|Publication number||US5608413 A|
|Application number||US 08/483,360|
|Publication date||Mar 4, 1997|
|Filing date||Jun 7, 1995|
|Priority date||Jun 7, 1995|
|Publication number||08483360, 483360, US 5608413 A, US 5608413A, US-A-5608413, US5608413 A, US5608413A|
|Inventors||Perry A. Macdonald|
|Original Assignee||Hughes Aircraft Company|
|Export Citation||BiBTeX, EndNote, RefMan|
|Patent Citations (3), Referenced by (93), Classifications (13), Legal Events (6)|
|External Links: USPTO, USPTO Assignment, Espacenet|
1. Field of the Invention
The present invention relates generally to antennas and more particularly, to antennas which are responsive to different frequencies and polarizations.
2. Description of the Related Art
By definition, polarization refers to the direction and behavior of the electric field vector in an electromagnetic signal which is radiating through free space (i.e., empty space with no electrons, ions or other objects which distort the radiation). In signals with linear polarization, the electric field vectors sinusoidally reverse their direction in a plane which is orthogonal to the radiation path but they do not rotate. If the orientation of the vectors is vertical, the signal is said to have vertical polarization; if the orientation is horizontal, the signal is said to be have horizontal polarization.
In contrast, if the direction of the electric field vectors rotates at some constant angular velocity the signal has elliptical polarization. Signals with elliptical polarization can be effectively generated by combining two linearly polarized signals which are oriented in an orthogonal relationship and which have a predetermined phase difference between their electric field vectors. Circular polarization is a special case of elliptical polarization in which the two linearly polarized signals have electric field vectors of equal magnitude and a phase difference of 90°.
Elliptical polarization may be either right-handed or left-handed. In right-handed polarization, the vector direction rotates clockwise as seen from the radiative element which radiated the signal. The vector direction rotates counter-clockwise in left-handed polarization. Antennas which are designed to receive signals which have one of these elliptical polarizations will typically tend to reject signals which have the other polarization (e.g., in an antenna which is designed to receive right-handed polarization, the gain of a signal with left-handed polarization will be significantly reduced from the gain of a signal with right-handed polarization).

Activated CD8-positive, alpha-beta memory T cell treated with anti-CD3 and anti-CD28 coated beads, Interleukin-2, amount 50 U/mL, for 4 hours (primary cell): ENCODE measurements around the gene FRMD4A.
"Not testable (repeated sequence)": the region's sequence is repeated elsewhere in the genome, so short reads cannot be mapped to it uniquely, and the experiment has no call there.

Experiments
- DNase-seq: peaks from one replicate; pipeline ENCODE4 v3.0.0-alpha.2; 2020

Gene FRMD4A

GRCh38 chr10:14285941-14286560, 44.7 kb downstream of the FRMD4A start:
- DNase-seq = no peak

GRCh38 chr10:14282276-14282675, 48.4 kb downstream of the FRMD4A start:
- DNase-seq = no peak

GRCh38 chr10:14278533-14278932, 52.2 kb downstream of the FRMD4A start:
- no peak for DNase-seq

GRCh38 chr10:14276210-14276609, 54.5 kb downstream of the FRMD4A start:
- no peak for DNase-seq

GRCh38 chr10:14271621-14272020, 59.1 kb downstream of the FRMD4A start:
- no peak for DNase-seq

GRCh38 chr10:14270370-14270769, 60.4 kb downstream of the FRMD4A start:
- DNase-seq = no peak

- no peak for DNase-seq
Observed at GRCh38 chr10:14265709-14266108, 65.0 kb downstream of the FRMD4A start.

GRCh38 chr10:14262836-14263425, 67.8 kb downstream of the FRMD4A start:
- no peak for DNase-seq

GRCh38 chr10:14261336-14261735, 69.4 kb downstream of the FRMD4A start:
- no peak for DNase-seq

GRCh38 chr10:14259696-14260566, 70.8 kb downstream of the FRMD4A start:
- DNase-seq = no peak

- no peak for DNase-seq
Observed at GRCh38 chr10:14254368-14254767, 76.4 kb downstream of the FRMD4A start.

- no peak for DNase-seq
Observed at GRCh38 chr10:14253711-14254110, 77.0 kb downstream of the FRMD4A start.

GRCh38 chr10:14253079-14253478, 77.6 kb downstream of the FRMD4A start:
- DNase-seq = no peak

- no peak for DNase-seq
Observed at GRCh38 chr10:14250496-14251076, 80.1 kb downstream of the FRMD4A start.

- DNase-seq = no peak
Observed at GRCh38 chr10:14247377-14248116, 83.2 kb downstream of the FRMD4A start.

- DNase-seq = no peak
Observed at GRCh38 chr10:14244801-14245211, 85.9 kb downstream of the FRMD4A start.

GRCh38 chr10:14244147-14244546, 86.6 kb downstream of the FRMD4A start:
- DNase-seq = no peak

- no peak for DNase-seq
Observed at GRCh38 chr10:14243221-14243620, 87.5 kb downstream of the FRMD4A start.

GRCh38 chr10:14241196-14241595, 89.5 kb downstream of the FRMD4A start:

When an elliptically polarized signal is reflected from a conductive surface, its rotation is reversed. That is, if a transmitted signal with right-handed polarization strikes a reflecting surface, the reflected signal will have left-handed polarization. The reflected signal will be received with less gain than the transmitted signal by an antenna which is designed to receive right-handed polarization. Consequently, signals with elliptical polarization have an inherent resistance to multipath distortion; this is one reason why satellite communication is typically conducted with circularly-polarized signals.
Various communication systems require the transmission and reception of signals with different frequencies and polarizations. For example, cellular telephone systems have conventionally divided large service areas into smaller cells which each have a terrestrial transmitter. In a particular cell, different hand-held wireless telephones communicate through the cell's transmitter on a terrestrial (cellular) frequency with linear polarization. In a satellite-based system, satellites are combined with ground-based "gateways" such as a telephone exchange or a private dispatcher to facilitate communication between widely-spaced mobile users. To communicate through the gateways, different hand-held wireless telephones communicate on an extra-terrestrial (satellite) frequency with circular polarization.
Therefore, a cellular telephone which is intended for both terrestrial and extra-terrestrial communication preferably responds to a linearly-polarized signal having a first frequency with significant azimuthal gain and responds to a circularly-polarized signal having a second frequency with significant elevational gain.
A conventional antenna structure for such a cellular telephone has two antennas which are connected by a diplexer. Each leg of the diplexer is intended for passing a different one of the frequencies and includes, therefore, a filter network which has a significant insertion loss at the other of the frequencies. Although this structure can respond to the terrestrial and extra-terrestrial signals, its additional filter networks add size and cost to cellular telephones which inherently have limited space and which are directed at a cost-conscious consumer.